This year, fans of speculative fiction and Afrofuturism will see a balloon of comics, graphic novels, film, and TV shows all devoted to centering Black and diverse stories—and Black women will be leading the way.
The next decade-plus will see us taken to worlds and futures where the African diaspora and sci-fi intersect. In most recent years, the hype behind projects like Lovecraft Country, Watchmen, and, most glaringly, Black Panther, have shown that there is a hefty appetite for these visual offerings. But, before running down the block with the Wakandan flag, we must acknowledge that the roots of Octavia Butler’s legacy were budding and growing long before the 2018 film.
“I think the ‘90s was the last time we felt a surge quite like this,” said Tananarive Due, a teacher of Black Horror and Afrofuturism at UCLA and executive producer on Shudder’s groundbreaking documentary Horror Noire: A History of Black Horror. “The ‘90s were just an incredible renaissance for Black art, film, and books. I wish I had discovered Octavia Butler sooner because I would have had a lot more confidence in entering the marketplace.”
Filmmakers who were pushing the genre forward like Kasi Lemmons with Eve’s Bayou had made an indelible mark, but she and other creators found themselves in a situation where there were little-to-no opportunities to follow up on those early successes. In light of the internet’s bandwidth, the #OscarsSoWhite movement, and the continued calls for change in the Hollywood industry, Black creators took it upon themselves to show Black futurity in a way that cemented our presence in new and imaginative ways.
“Not only have we survived in the future, but we thrived in the future, which is important because some people forget that the original ‘Star Wars’ movie had no Black people in it,” Due shares. “I’m sure that it was not intentional, but what it is is visually erasing our presence. And [that] opens the question, what happened to us? Where do we go in the future?”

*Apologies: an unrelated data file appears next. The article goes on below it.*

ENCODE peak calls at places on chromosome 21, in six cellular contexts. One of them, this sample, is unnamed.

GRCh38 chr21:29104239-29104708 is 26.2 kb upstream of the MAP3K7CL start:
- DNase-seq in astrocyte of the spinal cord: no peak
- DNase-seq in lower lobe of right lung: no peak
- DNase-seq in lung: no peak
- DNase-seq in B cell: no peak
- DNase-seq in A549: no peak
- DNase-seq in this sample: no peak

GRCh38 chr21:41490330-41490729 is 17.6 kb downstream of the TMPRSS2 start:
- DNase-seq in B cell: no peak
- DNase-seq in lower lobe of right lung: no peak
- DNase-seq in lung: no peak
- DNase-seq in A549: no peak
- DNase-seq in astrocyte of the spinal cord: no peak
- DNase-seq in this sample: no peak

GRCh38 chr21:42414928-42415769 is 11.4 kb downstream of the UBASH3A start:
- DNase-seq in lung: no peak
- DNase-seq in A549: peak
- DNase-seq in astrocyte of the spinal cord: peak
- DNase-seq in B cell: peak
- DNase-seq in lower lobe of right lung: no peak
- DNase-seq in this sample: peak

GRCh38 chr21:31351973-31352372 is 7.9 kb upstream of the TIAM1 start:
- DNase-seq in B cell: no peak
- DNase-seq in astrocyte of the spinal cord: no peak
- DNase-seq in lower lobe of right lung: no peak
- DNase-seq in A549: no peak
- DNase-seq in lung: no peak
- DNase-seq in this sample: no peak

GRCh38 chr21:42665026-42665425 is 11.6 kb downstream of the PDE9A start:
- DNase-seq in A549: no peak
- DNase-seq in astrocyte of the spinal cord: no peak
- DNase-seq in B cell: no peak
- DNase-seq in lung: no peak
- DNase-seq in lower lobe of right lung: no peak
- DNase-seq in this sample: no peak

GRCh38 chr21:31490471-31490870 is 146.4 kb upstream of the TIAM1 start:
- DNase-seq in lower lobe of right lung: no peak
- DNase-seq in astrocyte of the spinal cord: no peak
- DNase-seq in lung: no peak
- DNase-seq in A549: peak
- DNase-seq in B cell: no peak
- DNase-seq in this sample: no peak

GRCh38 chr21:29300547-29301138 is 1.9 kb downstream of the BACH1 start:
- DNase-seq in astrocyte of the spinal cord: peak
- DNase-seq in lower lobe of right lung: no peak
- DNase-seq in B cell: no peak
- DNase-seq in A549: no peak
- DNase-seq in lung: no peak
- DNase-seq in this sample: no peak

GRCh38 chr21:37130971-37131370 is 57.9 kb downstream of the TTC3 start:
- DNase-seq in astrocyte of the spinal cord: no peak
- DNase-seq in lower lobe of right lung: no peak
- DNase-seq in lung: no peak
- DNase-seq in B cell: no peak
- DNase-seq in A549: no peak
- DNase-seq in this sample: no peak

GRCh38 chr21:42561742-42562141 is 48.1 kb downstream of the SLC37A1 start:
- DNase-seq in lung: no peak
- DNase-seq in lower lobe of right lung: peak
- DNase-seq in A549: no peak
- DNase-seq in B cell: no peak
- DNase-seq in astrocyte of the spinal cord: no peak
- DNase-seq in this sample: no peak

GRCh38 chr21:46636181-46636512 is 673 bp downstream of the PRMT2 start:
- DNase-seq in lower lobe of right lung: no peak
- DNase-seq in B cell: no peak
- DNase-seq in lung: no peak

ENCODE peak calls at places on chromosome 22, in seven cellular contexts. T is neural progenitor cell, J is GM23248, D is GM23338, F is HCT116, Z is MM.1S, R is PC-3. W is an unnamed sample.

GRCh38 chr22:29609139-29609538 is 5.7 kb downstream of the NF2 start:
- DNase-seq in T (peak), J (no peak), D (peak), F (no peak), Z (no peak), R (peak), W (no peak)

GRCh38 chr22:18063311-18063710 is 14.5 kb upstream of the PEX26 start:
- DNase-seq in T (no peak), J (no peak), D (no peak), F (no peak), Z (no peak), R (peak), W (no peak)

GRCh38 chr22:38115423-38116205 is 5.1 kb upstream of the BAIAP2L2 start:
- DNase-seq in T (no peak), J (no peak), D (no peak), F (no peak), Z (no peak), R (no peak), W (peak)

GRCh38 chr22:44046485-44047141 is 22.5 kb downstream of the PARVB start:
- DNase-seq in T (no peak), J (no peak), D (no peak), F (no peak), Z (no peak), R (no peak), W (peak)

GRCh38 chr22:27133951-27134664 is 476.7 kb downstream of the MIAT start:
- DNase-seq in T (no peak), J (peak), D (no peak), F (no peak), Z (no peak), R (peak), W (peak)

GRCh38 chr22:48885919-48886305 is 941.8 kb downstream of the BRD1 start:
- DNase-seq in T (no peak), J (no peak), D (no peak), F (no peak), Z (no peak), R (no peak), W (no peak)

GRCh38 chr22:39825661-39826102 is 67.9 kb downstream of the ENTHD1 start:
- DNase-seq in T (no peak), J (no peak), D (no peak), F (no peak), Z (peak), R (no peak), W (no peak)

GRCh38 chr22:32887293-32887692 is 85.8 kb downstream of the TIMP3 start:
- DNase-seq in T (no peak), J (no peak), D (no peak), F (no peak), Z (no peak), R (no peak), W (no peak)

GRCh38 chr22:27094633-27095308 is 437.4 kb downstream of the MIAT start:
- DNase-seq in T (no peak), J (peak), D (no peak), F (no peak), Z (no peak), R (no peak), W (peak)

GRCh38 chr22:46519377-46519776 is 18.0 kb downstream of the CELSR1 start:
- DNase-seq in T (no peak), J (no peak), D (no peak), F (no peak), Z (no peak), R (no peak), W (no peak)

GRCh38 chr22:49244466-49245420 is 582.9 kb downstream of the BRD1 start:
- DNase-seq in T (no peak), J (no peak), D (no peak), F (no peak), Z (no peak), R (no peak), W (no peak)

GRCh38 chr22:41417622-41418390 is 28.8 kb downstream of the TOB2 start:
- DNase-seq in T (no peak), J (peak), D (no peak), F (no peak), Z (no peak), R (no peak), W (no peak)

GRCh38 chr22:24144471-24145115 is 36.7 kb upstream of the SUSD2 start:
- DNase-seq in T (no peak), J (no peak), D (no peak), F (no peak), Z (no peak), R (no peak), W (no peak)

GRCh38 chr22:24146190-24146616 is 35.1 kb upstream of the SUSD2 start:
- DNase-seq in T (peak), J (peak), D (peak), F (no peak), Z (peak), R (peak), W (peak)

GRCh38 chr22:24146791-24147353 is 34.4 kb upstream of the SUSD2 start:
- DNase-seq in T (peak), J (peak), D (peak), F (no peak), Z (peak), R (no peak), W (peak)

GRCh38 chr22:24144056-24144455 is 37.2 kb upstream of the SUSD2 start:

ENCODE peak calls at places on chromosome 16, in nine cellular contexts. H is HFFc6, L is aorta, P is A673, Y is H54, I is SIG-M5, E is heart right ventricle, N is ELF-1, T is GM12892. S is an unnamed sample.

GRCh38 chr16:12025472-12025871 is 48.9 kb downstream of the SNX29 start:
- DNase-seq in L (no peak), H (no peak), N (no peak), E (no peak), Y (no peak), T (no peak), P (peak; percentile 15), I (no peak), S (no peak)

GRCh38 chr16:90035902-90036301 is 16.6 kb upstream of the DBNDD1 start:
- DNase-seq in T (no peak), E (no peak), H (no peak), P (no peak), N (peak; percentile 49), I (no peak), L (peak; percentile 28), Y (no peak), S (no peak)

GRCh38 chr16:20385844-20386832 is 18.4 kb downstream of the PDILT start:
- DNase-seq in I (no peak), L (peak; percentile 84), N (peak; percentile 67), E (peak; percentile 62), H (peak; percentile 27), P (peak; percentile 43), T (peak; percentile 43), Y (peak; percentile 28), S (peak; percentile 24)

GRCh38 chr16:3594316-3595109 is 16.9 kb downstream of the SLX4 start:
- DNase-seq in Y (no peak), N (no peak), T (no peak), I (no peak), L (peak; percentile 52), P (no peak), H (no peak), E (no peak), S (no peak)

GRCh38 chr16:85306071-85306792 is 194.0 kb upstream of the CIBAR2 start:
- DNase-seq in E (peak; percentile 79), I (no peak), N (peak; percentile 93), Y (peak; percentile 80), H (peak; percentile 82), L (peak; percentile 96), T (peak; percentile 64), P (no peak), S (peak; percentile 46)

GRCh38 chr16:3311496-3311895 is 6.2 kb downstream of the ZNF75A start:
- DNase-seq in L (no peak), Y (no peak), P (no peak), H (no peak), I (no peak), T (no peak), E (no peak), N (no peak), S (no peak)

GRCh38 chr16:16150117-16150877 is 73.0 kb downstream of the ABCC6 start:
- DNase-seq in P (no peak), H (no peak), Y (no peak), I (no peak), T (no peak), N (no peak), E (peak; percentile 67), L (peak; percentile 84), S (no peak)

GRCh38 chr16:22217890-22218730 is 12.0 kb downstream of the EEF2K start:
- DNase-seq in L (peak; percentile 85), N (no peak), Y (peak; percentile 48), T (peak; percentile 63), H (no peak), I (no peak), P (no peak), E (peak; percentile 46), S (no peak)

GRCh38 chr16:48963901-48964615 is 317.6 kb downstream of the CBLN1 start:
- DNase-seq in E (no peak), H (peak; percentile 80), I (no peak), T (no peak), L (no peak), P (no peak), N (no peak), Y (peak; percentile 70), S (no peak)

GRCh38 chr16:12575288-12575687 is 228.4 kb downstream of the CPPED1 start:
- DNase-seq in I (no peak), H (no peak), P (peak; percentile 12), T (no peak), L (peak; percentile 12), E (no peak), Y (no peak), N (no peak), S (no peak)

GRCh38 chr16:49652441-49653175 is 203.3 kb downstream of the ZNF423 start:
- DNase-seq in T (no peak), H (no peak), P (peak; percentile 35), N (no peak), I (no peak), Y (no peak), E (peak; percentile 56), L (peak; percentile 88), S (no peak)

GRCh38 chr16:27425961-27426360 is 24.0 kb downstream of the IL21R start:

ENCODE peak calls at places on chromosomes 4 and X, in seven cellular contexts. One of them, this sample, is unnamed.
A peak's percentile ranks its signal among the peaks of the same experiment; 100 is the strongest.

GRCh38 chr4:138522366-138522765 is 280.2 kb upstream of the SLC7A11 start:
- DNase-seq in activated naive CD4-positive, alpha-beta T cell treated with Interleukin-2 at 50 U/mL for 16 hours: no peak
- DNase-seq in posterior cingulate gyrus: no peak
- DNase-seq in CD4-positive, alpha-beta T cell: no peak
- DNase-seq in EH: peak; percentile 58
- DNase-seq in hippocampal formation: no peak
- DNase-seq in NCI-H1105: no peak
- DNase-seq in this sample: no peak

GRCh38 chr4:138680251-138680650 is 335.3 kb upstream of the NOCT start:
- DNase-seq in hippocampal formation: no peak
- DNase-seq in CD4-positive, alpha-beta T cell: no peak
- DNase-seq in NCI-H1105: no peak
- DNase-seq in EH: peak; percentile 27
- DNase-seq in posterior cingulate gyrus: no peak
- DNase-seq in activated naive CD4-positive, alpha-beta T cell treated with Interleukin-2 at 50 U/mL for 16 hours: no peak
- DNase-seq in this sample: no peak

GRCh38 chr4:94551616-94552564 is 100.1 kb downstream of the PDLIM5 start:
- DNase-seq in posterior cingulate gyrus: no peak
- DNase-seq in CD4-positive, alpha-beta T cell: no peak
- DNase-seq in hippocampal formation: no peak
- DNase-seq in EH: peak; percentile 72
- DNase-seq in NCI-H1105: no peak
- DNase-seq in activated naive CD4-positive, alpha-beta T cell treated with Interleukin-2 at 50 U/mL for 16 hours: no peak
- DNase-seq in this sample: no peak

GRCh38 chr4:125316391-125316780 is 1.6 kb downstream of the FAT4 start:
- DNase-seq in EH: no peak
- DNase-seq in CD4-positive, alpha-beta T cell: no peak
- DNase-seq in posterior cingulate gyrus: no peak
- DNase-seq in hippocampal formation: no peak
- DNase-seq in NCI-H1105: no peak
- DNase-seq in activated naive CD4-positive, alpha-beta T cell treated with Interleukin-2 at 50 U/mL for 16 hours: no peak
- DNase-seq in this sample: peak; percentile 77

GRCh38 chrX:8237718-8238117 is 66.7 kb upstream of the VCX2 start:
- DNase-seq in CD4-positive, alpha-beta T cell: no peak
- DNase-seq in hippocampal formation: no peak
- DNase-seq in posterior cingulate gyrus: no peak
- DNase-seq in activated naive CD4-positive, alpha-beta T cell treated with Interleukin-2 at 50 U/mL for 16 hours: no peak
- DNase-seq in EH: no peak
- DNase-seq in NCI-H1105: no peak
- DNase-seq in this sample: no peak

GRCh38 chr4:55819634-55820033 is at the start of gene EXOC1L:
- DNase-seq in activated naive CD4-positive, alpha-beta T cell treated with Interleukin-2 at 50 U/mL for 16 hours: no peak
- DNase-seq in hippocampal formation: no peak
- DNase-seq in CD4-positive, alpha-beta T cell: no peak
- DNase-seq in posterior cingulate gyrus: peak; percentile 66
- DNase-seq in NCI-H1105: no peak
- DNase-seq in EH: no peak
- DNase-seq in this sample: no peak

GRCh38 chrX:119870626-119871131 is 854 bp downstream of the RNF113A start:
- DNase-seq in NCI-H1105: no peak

Filmmakers like Wanuri Kahiu (2009’s Pumzi), Moon Ferguson (2019’s Juju), Kyla Sylvers (2020’s The Black Banshee) and rising stars like Lovie Simone and Storm Reid are part of a new generation of Black nerds (“Blerds,” a portmanteau of “Black” and “nerds”) that are helping answer that question.
“When I started to develop ‘The Black Banshee,’ I was trying to figure out who I wanted to be as a writer because I was an actor first,” says Sylvers, co-founder of Melanin & Magic Productions. Slyvers created a character based on an African take of the mythic banshee—which is popular in Irish folklore—and ties into her own ancestry. “I’m doing research for the short and I’m learning about African vampires and witches, and all these different themes, and it is my family history,” she shares. “This is me.”
In The Black Banshee, Yvie is a woman with a unique ability to predict any drama that could unfold around her. The text uses mysticism and otherworldly powers to tackle darker, yet real-world themes such as police brutality and racism. Yvie’s predictions—specifically during scenes with police encounters—are so provocative that her work, along with those of the likes of Ferguson and Due—aid in expanding the types of narratives created by Black women filmmakers.
“As many movies as we see about ancient f-cking England, we deserve to see some ancient African traditions and what that influence can be like for Black Americans,” Sylvers says.